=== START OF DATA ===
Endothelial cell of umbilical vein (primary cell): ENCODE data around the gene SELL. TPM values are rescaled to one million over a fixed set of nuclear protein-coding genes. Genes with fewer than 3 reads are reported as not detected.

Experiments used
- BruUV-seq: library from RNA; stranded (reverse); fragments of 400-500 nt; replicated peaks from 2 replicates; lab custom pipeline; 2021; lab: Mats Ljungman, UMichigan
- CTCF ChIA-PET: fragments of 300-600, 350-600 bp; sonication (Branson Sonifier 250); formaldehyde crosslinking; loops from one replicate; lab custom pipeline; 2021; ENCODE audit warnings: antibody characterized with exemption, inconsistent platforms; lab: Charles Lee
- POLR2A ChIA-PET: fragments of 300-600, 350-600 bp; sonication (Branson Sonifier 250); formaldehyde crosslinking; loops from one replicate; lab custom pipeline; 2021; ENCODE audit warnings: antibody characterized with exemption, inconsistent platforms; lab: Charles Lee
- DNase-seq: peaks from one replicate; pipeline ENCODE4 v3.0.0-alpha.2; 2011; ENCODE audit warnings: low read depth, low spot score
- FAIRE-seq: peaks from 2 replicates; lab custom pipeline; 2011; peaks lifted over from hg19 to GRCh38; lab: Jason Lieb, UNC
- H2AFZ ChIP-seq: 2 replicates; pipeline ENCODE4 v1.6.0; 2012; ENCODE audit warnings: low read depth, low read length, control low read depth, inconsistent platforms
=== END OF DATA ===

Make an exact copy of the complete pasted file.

Endothelial cell of umbilical vein (primary cell): ENCODE data around the gene SELL. TPM values are rescaled to one million over a fixed set of nuclear protein-coding genes. Genes with fewer than 3 reads are reported as not detected.

Experiments used
- BruUV-seq: library from RNA; stranded (reverse); fragments of 400-500 nt; replicated peaks from 2 replicates; lab custom pipeline; 2021; lab: Mats Ljungman, UMichigan
- CTCF ChIA-PET: fragments of 300-600, 350-600 bp; sonication (Branson Sonifier 250); formaldehyde crosslinking; loops from one replicate; lab custom pipeline; 2021; ENCODE audit warnings: antibody characterized with exemption, inconsistent platforms; lab: Charles Lee
- POLR2A ChIA-PET: fragments of 300-600, 350-600 bp; sonication (Branson Sonifier 250); formaldehyde crosslinking; loops from one replicate; lab custom pipeline; 2021; ENCODE audit warnings: antibody characterized with exemption, inconsistent platforms; lab: Charles Lee
- DNase-seq: peaks from one replicate; pipeline ENCODE4 v3.0.0-alpha.2; 2011; ENCODE audit warnings: low read depth, low spot score
- FAIRE-seq: peaks from 2 replicates; lab custom pipeline; 2011; peaks lifted over from hg19 to GRCh38; lab: Jason Lieb, UNC
- H2AFZ ChIP-seq: 2 replicates; pipeline ENCODE4 v1.6.0; 2012; ENCODE audit warnings: low read depth, low read length, control low read depth, inconsistent platforms